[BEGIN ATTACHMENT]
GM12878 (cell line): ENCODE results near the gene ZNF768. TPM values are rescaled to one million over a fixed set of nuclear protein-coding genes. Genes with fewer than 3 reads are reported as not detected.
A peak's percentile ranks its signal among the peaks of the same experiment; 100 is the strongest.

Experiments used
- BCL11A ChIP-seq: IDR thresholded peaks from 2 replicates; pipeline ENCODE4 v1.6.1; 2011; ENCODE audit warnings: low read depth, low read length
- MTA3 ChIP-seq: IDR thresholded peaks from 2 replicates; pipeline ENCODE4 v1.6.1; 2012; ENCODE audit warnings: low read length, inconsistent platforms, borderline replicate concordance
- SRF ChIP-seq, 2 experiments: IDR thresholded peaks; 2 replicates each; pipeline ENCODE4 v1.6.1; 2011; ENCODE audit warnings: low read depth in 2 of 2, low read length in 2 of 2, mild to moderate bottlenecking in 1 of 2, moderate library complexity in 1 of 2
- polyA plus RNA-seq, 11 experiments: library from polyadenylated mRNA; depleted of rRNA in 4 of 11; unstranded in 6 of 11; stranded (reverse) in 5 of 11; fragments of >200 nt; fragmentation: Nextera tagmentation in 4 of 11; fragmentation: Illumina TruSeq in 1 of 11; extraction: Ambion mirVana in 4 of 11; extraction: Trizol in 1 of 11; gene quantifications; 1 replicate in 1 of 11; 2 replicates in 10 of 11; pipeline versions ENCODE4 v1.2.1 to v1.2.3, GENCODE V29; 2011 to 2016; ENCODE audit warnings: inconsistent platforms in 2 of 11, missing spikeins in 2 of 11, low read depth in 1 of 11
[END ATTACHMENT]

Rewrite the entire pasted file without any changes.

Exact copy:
GM12878 (cell line): ENCODE results near the gene ZNF768. TPM values are rescaled to one million over a fixed set of nuclear protein-coding genes. Genes with fewer than 3 reads are reported as not detected.
A peak's percentile ranks its signal among the peaks of the same experiment; 100 is the strongest.

Experiments used
- BCL11A ChIP-seq: IDR thresholded peaks from 2 replicates; pipeline ENCODE4 v1.6.1; 2011; ENCODE audit warnings: low read depth, low read length
- MTA3 ChIP-seq: IDR thresholded peaks from 2 replicates; pipeline ENCODE4 v1.6.1; 2012; ENCODE audit warnings: low read length, inconsistent platforms, borderline replicate concordance
- SRF ChIP-seq, 2 experiments: IDR thresholded peaks; 2 replicates each; pipeline ENCODE4 v1.6.1; 2011; ENCODE audit warnings: low read depth in 2 of 2, low read length in 2 of 2, mild to moderate bottlenecking in 1 of 2, moderate library complexity in 1 of 2
- polyA plus RNA-seq, 11 experiments: library from polyadenylated mRNA; depleted of rRNA in 4 of 11; unstranded in 6 of 11; stranded (reverse) in 5 of 11; fragments of >200 nt; fragmentation: Nextera tagmentation in 4 of 11; fragmentation: Illumina TruSeq in 1 of 11; extraction: Ambion mirVana in 4 of 11; extraction: Trizol in 1 of 11; gene quantifications; 1 replicate in 1 of 11; 2 replicates in 10 of 11; pipeline versions ENCODE4 v1.2.1 to v1.2.3, GENCODE V29; 2011 to 2016; ENCODE audit warnings: inconsistent platforms in 2 of 11, missing spikeins in 2 of 11, low read depth in 1 of 11